“In your young heart lies the power to change the world.”
“In your young heart lies the power to change the world.” These were the words of Mr Suresh Bartlett, National Director of World Vision Sri Lanka, at Vision Youth: Making Our Mark organised by World Vision Singapore on 17 January 2015.
The inaugural Youth Summit took place at the National University of Singapore (NUS). Over 200 youths were drawn in by the opportunity to meet and learn from five humanitarian leaders. These included Mr Suresh Bartlett, National Director of World Vision Sri Lanka, to Dr Tan Lai Yong, a Singaporean doctor who spent many years in Yunnan, China, helping the poor, and more. It was an eye-opening and engaging experience, and a morning well spent.
Personally, the session gave me a fresh take on what it means to be a leader of change. Now, I shall distil three lessons that I have learnt. If we follow these steps closely, we can all shape a better world around us.
Firstly, don’t be afraid to start. When asked about traits that make a humanitarian leader, Mr Suresh Bartlett said, “He doesn’t need special expertise. Just a heart to care and the courage to start.” The humanitarian world may seem large and unfamiliar, but don’t be daunted – small efforts by you can make the greatest impact.
“Start small, and build your plan along the way,” Mr Bartlett advised. Things to do could be as simple as posting on Facebook about child trafficking, donating to the World Buddies Programme or singing for a good cause. Find one option that you like best, and tell yourself “I’ll start today”.
Secondly, give others a chance. Dr Tan Chi Chiu, Chairman of the Singapore Management University Lien Centre for Social Innovation has led countless teams to disaster zones around the world. When selecting doctors for each mission, he doesn’t always choose the most experienced.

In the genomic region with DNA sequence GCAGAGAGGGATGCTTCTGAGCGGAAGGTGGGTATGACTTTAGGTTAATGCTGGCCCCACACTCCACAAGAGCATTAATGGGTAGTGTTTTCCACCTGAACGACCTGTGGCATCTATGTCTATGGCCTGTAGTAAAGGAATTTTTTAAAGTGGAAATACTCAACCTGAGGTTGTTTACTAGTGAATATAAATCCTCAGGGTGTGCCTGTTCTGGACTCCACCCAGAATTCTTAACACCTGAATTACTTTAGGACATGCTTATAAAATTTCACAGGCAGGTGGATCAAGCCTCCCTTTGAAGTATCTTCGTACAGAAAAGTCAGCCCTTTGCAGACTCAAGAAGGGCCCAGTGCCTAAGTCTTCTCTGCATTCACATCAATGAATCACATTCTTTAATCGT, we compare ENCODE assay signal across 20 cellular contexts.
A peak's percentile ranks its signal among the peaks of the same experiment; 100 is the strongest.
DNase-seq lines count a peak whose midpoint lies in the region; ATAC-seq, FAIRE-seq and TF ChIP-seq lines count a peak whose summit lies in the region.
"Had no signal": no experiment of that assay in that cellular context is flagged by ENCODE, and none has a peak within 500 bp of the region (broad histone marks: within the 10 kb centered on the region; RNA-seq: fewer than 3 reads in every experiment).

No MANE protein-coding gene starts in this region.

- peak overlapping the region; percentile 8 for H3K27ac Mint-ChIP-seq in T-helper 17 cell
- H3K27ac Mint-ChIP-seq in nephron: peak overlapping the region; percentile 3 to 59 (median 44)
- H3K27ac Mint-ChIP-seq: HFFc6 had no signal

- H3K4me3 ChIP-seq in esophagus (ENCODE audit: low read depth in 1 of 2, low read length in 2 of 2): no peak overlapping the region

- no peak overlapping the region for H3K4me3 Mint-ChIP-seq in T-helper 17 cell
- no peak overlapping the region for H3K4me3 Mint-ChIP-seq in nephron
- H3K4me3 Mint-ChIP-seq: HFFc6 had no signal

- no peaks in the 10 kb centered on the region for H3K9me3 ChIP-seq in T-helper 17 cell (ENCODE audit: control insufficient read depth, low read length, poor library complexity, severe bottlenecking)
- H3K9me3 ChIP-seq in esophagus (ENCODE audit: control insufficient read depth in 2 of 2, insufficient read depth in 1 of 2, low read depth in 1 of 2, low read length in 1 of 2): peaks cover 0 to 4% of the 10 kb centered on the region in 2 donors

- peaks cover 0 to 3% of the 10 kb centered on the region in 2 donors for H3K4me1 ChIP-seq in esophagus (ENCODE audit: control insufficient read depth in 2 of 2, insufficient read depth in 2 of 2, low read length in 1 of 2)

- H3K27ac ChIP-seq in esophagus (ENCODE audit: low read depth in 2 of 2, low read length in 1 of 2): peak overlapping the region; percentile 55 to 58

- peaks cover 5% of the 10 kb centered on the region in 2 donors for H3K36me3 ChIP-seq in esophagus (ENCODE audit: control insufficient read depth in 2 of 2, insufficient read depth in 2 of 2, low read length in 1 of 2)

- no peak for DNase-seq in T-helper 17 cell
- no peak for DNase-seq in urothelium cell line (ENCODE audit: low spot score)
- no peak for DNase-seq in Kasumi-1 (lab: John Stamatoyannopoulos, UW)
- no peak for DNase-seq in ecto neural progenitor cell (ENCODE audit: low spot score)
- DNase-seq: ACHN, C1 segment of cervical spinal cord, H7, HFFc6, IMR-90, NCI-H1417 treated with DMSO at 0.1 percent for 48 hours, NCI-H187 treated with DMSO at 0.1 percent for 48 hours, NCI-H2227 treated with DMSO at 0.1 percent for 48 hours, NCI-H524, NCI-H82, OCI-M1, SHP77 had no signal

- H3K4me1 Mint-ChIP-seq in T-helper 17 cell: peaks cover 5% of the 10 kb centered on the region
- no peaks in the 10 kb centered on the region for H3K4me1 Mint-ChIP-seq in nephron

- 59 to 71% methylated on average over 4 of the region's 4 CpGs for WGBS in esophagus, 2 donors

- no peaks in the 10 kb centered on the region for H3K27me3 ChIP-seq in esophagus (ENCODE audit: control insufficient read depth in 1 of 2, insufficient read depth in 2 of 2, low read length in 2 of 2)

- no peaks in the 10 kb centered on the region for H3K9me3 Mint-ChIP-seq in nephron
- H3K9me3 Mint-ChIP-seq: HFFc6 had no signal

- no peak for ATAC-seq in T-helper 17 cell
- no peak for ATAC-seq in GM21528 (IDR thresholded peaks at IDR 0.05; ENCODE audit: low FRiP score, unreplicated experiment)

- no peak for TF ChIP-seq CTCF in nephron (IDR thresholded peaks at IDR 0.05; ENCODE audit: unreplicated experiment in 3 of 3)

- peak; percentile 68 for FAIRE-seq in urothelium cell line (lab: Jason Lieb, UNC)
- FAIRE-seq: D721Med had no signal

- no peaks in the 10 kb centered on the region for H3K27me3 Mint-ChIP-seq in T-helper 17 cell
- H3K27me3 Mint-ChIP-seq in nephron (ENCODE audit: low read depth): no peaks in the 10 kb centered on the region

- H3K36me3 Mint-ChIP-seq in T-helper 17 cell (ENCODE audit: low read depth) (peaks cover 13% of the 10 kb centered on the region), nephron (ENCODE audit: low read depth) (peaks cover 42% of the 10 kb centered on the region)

“As a leader, you need to know that experience comes with opportunity. I always select a few inexperienced doctors, so that they can hone their skills and gain experience.”
As leaders, we should always create opportunities to grow our people. When we allow the most experienced person to join a project, it is more likely to produce a good result. However, leadership isn’t just about producing results. Leadership is also about producing people. When we give opportunities to fresh-faced members, we strengthen our pool of talent in the long-term.
Thirdly, put your feet on the ground. The humanitarian world is full of organisations that work from air-conditioned offices, not poverty-stricken villages. The result? Humanitarian projects that are short-term and ineffective.
Mr Michael Klemm, Associate Director of the NUS International Relations Office, mentioned, “In every project, go down to the community, ask around and find out what they need. If they are starving, don’t buy them blankets.” Before any humanitarian project, find out about the needs, habit and culture of the community you want to help. Otherwise, our desire to help can do more harm than good.
On the whole, I truly enjoyed the inaugural Youth Summit, as it engaged me on a personal level. It may only have lasted a morning, but I left with three lessons, a smile and a renewed sense of purpose.